Over the last couple of years we have had some remarkable accomplishments here at The Star Spot. We’ve interviewed leading scientists, we’ve covered major conferences, we’ve formed meaningful partnerships and we’ve had the pleasure of interacting with our audience directly at many wonderful events.
This month I had another unique opportunity. As a sign of the growth and maturity of our program, The Star Spot came to the attention of the Rexdale Summer of Innovation Camp, a project of the Rexdale Community Hub. The camp is the brainchild of Amra Munawar, a dedicated community activist and a champion of youth education. Working with major sponsors United Way and IBM, she pioneered the idea of a STEM (science, technology, engineering and math) focused summer camp for students in the Rexdale neighborhoods. Rexdale is one of Toronto’s priority neighborhoods, having been identified as a vulnerable community due to higher rates of school drop out and other metrics. As with so much the answer is education.
On two separate Monday mornings in August I was invited in to lead a 2-hour session on astronomy and space exploration before groups of grade 9 and 10 students. My goal was to give the students some new Canadian role models to emulate by showcasing actual Canadians contributing to the adventure of space. This was easy to do since I have had the pleasure of interviewing several great Canadian leaders in this area: Paul Delaney, Sarah Seager, Bob McDonald, Ralf Gellert, to name a few. But I also wanted to demonstrate how a youth might consider contributing to astronomy and space exploration through both typical and unusual channels. My co-host Denise Fong’s interview with artist Catherine Hazin made for an ideal example.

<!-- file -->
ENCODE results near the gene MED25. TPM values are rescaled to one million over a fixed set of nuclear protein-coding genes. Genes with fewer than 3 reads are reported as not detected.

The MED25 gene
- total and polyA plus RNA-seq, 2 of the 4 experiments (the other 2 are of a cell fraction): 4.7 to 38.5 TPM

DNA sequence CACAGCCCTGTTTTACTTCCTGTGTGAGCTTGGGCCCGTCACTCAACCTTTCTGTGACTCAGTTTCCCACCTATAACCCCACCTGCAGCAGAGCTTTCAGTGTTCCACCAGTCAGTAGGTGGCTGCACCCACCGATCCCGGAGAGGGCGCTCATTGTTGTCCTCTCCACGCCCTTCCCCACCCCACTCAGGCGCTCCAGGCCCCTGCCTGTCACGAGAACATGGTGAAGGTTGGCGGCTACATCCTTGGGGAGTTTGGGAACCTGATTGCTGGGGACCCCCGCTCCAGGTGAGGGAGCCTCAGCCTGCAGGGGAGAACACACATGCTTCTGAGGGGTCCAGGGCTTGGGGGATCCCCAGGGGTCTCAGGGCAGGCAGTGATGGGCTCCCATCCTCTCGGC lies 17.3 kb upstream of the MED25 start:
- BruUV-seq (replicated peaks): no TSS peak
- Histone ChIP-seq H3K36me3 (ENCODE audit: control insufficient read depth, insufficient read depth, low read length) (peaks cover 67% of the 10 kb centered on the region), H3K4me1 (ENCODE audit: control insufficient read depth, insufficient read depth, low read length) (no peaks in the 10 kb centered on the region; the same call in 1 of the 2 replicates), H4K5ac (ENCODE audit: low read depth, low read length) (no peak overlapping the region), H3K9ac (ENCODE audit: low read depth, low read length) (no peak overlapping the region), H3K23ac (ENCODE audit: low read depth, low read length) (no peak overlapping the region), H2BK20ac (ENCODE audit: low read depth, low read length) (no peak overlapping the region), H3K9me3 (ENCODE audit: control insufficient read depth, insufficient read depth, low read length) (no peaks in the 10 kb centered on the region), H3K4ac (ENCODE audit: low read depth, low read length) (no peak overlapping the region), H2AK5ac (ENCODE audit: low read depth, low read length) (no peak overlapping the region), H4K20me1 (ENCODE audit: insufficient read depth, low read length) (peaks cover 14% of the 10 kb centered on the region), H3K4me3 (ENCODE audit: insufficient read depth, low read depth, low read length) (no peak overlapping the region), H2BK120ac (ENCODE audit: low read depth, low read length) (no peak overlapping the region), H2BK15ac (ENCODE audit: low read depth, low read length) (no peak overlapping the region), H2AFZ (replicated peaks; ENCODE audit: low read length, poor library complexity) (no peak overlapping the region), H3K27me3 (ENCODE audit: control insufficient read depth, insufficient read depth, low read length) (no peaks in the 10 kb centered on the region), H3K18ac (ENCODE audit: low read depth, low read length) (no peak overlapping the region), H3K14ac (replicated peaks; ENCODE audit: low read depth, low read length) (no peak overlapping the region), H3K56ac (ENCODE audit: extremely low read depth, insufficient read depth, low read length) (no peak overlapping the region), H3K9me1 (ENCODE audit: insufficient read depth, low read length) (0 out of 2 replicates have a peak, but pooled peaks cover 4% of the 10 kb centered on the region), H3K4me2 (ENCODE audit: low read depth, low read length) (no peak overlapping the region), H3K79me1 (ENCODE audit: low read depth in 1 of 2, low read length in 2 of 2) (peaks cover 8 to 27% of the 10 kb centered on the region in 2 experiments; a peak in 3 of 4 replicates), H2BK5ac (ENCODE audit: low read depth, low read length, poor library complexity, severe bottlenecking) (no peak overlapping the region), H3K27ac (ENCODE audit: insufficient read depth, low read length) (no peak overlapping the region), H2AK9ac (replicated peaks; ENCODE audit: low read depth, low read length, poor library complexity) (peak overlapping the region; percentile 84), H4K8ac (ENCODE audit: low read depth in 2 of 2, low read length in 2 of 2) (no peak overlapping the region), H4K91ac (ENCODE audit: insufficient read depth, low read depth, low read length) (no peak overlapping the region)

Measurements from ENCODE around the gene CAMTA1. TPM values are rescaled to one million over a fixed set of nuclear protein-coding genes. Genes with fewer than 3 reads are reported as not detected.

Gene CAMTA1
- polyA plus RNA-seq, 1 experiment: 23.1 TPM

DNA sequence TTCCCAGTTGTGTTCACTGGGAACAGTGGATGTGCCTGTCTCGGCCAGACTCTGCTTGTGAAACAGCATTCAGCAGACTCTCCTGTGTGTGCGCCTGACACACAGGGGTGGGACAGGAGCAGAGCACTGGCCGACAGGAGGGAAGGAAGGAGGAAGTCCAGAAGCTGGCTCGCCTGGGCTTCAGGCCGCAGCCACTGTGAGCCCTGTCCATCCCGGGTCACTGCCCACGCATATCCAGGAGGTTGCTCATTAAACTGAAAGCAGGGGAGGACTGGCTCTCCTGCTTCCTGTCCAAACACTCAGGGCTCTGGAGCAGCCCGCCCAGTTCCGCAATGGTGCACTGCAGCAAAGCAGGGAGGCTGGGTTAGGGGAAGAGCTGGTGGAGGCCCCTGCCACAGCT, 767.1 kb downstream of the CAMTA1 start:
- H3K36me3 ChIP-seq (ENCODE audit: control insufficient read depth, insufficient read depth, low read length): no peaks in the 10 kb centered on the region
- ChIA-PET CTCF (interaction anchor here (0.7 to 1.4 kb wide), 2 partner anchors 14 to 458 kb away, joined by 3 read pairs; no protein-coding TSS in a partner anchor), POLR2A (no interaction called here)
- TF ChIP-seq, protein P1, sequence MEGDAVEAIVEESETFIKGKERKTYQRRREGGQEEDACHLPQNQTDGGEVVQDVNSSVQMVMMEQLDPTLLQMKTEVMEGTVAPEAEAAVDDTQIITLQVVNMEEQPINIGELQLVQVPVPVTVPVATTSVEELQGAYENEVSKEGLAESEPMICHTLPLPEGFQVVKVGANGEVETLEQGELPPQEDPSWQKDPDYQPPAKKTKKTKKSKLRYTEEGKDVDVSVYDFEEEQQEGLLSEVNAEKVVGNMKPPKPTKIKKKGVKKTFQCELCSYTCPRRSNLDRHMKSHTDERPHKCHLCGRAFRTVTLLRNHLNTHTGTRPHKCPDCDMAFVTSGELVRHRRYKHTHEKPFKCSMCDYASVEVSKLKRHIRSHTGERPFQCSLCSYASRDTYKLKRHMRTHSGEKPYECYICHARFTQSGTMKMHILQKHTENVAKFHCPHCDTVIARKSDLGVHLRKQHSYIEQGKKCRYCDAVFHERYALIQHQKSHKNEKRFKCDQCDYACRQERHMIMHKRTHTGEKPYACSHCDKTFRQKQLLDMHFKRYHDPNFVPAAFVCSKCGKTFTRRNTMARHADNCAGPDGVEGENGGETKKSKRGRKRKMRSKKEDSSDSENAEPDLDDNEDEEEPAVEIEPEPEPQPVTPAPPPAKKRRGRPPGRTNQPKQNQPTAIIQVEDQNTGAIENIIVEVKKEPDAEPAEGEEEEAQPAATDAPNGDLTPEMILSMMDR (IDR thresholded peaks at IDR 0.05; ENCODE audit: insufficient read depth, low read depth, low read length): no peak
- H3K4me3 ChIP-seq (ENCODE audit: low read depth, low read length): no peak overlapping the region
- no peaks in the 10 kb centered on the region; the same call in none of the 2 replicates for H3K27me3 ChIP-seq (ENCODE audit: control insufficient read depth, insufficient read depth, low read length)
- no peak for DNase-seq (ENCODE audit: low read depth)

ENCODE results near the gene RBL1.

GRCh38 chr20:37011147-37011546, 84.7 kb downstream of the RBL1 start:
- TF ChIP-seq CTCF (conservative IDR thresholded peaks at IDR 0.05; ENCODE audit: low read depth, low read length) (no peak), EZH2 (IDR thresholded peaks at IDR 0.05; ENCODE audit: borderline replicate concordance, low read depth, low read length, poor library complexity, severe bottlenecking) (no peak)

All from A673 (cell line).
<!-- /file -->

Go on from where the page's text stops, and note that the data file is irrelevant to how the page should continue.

My first go at this was a good learning experience. It turned out when attempting to wake students up with the early bird Monday morning presentation, best to lead in with engaging icebreakers. On my second attempt I shortened the interview excerpts, but opened with some good old fashioned space trivia followed by a clip of Neil deGrasse Tyson’s overview of the scale of the universe from the first episode of Cosmos: A Space Time Odyssey. That got them hooked.
The experience at Rexdale reminded me of my camp counsellor days, where you aim to be simultaneously entertaining and insightful. Ultimately the goal is less the transfer of particular bits of information and more the desire to leave youngsters with a fascination for a new area of exploration and a thirst for a lifelong adventure of learning and engagement.
The mere report that at least a few of the students were heard considering careers in astronomy and space was enough to tell me I had done my job.